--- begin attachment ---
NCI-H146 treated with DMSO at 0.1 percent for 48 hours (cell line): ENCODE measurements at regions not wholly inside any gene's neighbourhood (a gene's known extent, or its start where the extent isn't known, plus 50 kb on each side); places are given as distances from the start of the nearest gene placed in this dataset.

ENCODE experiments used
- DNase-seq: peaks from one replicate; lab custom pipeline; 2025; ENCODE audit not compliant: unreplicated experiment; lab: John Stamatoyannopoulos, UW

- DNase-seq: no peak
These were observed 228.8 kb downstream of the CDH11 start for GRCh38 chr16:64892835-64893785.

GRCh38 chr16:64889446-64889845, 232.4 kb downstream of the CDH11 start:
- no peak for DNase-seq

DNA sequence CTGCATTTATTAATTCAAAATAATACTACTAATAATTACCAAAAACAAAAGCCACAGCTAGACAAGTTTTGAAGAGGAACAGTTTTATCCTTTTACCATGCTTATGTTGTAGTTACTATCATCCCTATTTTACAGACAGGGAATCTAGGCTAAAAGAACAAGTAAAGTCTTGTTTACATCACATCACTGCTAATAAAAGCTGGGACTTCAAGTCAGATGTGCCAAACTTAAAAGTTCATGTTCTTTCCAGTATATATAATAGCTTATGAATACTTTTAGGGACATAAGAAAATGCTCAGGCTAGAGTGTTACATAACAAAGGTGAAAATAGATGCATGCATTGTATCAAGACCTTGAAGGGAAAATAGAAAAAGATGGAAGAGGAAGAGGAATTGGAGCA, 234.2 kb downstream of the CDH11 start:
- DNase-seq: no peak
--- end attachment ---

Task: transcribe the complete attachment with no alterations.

NCI-H146 treated with DMSO at 0.1 percent for 48 hours (cell line): ENCODE measurements at regions not wholly inside any gene's neighbourhood (a gene's known extent, or its start where the extent isn't known, plus 50 kb on each side); places are given as distances from the start of the nearest gene placed in this dataset.

ENCODE experiments used
- DNase-seq: peaks from one replicate; lab custom pipeline; 2025; ENCODE audit not compliant: unreplicated experiment; lab: John Stamatoyannopoulos, UW

- DNase-seq: no peak
These were observed 228.8 kb downstream of the CDH11 start for GRCh38 chr16:64892835-64893785.

GRCh38 chr16:64889446-64889845, 232.4 kb downstream of the CDH11 start:
- no peak for DNase-seq

DNA sequence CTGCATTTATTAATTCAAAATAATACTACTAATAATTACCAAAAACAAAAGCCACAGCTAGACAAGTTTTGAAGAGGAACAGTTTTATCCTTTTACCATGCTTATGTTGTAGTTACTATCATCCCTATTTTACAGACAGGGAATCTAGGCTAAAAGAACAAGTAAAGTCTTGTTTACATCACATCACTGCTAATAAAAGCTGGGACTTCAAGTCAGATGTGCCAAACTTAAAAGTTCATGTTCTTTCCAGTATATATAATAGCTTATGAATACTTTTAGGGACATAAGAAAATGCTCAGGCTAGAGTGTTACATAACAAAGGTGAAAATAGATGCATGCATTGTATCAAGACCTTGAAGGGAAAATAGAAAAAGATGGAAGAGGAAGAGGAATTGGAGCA, 234.2 kb downstream of the CDH11 start:
- DNase-seq: no peak